This assessment is backed up by the details of order books and press releases from machine tool industry associations. For instance, in October the JMTBA (Japanese Machine Tool Builders Association) released a report which stated that in August 2019 their members had received only 63% of the orders compared to what they had received in August 2018. This would be okay in isolation except that orders for this year are so far at 69.4% of the orders compared to the same period in 2018.
Similarly, CECIMO reported that machine tool orders were down 14% in Q1 2019 compared to Q1 2018 in the 8 largest machine tool manufacturing countries in Europe. This is not being so strongly felt right now as there’s currently enough of a backlog to sustain the machine tools vendors market position. However, if orders keep coming in at a significantly lower rate then we will eventually reach a point where the demand for machine tools is lower than the rate of supply and the market will shrink. Consequently, it’s unlikely the market will continue to withstand the stress it’s currently under.
In China, the machine tool market rapidly developed over the past 10 years; however, the industry has seen a recent downward trend relative to the meteoric growth observed previously. In the second half of 2018 growth tightened significantly and this trend has continued into 2019, so that for the first time we expect to see a market contraction.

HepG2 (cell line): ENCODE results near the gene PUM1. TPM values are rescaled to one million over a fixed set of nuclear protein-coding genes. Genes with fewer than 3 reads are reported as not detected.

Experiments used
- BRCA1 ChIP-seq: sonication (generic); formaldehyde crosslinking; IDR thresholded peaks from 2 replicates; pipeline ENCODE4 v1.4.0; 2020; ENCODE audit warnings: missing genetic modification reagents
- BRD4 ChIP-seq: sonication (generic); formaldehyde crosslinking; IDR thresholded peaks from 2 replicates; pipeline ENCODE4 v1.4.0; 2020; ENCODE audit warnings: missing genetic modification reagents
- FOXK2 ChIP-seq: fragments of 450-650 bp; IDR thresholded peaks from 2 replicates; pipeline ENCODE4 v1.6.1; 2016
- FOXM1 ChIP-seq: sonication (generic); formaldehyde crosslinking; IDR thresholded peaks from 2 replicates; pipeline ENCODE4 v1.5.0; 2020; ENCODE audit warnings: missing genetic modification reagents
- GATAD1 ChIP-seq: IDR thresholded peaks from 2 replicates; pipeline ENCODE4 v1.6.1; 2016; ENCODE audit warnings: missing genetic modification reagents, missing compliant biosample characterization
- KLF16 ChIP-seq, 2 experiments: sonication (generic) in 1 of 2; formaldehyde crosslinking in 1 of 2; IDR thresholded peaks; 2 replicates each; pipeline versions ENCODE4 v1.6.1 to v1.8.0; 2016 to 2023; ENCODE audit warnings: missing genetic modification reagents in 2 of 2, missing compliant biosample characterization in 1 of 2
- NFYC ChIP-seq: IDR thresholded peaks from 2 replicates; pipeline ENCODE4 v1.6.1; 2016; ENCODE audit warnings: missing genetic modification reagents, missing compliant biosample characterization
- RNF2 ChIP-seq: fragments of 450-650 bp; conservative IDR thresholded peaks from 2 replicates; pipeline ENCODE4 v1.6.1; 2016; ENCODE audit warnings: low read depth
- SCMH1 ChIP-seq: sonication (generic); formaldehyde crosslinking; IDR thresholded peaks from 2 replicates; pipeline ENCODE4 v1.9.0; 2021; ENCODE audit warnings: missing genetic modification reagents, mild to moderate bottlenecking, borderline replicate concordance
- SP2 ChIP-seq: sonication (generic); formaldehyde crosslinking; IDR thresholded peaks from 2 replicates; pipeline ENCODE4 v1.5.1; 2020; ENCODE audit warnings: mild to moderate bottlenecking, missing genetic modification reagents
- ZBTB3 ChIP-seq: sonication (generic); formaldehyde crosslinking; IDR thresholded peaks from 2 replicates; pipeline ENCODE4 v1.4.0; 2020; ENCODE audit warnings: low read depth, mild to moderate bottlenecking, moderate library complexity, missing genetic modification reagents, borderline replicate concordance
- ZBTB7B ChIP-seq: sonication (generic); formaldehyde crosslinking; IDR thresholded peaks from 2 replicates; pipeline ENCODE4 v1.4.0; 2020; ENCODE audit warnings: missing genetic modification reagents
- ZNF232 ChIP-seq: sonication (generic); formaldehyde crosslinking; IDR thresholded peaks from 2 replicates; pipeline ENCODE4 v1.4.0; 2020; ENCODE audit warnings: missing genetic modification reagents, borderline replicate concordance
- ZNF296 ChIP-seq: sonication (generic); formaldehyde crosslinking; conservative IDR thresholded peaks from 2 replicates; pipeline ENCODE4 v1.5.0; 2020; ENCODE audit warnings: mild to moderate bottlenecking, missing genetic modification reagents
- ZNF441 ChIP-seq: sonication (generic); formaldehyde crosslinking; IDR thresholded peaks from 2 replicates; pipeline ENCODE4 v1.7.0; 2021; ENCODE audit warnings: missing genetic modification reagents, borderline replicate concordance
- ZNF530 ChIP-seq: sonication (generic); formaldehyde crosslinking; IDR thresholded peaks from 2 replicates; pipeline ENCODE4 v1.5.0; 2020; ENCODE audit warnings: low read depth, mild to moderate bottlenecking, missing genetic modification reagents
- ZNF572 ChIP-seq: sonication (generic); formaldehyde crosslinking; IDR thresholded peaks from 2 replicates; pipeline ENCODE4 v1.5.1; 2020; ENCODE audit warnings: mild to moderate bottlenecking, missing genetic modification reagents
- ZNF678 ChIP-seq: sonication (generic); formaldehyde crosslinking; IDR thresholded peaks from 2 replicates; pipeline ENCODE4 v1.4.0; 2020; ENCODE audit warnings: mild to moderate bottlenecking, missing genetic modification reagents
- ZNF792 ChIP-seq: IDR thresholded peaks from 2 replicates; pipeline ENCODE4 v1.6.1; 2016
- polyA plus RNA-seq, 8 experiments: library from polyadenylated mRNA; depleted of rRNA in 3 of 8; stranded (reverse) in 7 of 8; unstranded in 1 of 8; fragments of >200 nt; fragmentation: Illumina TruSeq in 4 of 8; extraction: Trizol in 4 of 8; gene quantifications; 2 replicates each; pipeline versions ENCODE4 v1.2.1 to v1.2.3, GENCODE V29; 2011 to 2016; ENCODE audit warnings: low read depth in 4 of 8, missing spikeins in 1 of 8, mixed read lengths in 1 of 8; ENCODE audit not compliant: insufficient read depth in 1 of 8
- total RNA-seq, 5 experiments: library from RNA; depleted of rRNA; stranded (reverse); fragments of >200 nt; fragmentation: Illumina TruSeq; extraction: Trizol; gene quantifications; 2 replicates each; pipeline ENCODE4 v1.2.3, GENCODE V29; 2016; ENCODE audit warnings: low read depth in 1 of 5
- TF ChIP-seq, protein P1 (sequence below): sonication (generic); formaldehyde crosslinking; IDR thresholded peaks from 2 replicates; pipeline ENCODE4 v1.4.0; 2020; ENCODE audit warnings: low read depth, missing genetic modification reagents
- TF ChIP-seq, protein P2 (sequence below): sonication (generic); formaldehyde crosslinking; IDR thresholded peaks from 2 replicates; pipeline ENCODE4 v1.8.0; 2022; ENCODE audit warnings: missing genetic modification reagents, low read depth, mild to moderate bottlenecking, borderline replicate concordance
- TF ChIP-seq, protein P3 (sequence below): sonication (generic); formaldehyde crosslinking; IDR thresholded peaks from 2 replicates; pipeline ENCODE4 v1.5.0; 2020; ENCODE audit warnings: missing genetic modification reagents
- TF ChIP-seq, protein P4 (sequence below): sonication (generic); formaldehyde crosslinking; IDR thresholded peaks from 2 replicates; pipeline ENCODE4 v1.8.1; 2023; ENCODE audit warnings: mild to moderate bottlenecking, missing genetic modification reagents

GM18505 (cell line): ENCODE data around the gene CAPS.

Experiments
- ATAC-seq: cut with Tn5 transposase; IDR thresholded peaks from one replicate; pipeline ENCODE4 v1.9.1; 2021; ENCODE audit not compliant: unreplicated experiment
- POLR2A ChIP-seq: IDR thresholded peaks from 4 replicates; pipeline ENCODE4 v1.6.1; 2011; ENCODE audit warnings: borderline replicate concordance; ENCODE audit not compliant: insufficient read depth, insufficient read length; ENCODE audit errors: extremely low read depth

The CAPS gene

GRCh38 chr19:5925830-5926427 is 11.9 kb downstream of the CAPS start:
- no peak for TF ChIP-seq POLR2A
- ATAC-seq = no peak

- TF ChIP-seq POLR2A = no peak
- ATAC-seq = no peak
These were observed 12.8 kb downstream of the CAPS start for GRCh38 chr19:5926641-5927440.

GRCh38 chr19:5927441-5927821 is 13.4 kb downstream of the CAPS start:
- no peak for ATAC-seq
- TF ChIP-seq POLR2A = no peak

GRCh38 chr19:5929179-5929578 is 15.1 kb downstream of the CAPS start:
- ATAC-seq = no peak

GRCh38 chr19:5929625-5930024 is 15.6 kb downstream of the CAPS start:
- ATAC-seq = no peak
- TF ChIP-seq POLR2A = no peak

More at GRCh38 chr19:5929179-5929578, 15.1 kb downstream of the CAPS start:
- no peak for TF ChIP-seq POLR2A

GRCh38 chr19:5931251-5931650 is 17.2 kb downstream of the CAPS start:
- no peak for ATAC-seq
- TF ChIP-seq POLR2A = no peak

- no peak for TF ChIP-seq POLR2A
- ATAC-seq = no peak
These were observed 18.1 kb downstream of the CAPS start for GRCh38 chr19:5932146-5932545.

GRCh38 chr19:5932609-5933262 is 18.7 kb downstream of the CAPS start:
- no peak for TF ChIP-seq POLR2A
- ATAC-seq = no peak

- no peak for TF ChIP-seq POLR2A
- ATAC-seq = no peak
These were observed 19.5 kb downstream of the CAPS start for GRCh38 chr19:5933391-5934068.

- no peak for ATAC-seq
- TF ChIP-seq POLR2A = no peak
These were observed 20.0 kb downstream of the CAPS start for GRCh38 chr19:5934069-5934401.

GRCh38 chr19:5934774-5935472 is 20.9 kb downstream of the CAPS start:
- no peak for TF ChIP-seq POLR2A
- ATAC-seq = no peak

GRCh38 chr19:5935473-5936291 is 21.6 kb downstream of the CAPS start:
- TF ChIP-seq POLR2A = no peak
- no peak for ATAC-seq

There are two key reasons for this, which are symptomatic of the global market as a whole. Firstly, the key end-user markets for machine tools have been experiencing very poor performance since mid-2018 (see Figure 3).
Secondly, almost all Chinese machine tool products were covered in the list of goods which the United States’ administration imposed tariffs upon. This unexpected increase in the cost of imported goods is a key contributor to the sector’s poor performance this year as it’s driving down demand from the US.